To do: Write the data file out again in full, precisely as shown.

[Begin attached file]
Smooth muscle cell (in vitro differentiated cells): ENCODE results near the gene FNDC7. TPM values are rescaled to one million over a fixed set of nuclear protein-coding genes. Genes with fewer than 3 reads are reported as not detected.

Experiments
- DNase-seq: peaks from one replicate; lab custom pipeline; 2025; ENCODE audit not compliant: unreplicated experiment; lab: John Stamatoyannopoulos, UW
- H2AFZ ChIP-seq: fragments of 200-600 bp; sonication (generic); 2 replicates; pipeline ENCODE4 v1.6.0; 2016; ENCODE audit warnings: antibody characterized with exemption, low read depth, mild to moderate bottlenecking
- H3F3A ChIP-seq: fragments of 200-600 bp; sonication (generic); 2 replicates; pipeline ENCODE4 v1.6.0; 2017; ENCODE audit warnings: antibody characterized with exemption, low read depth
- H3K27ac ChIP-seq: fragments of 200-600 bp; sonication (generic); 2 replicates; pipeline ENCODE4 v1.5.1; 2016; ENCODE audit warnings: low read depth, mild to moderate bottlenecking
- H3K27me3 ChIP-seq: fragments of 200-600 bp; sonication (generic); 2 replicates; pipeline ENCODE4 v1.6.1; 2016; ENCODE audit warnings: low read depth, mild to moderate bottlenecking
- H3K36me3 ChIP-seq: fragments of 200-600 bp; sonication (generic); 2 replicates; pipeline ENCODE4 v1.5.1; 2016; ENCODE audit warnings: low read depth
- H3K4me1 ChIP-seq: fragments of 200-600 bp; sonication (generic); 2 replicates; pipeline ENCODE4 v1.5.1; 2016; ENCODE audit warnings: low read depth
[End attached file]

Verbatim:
Smooth muscle cell (in vitro differentiated cells): ENCODE results near the gene FNDC7. TPM values are rescaled to one million over a fixed set of nuclear protein-coding genes. Genes with fewer than 3 reads are reported as not detected.

Experiments
- DNase-seq: peaks from one replicate; lab custom pipeline; 2025; ENCODE audit not compliant: unreplicated experiment; lab: John Stamatoyannopoulos, UW
- H2AFZ ChIP-seq: fragments of 200-600 bp; sonication (generic); 2 replicates; pipeline ENCODE4 v1.6.0; 2016; ENCODE audit warnings: antibody characterized with exemption, low read depth, mild to moderate bottlenecking
- H3F3A ChIP-seq: fragments of 200-600 bp; sonication (generic); 2 replicates; pipeline ENCODE4 v1.6.0; 2017; ENCODE audit warnings: antibody characterized with exemption, low read depth
- H3K27ac ChIP-seq: fragments of 200-600 bp; sonication (generic); 2 replicates; pipeline ENCODE4 v1.5.1; 2016; ENCODE audit warnings: low read depth, mild to moderate bottlenecking
- H3K27me3 ChIP-seq: fragments of 200-600 bp; sonication (generic); 2 replicates; pipeline ENCODE4 v1.6.1; 2016; ENCODE audit warnings: low read depth, mild to moderate bottlenecking
- H3K36me3 ChIP-seq: fragments of 200-600 bp; sonication (generic); 2 replicates; pipeline ENCODE4 v1.5.1; 2016; ENCODE audit warnings: low read depth
- H3K4me1 ChIP-seq: fragments of 200-600 bp; sonication (generic); 2 replicates; pipeline ENCODE4 v1.5.1; 2016; ENCODE audit warnings: low read depth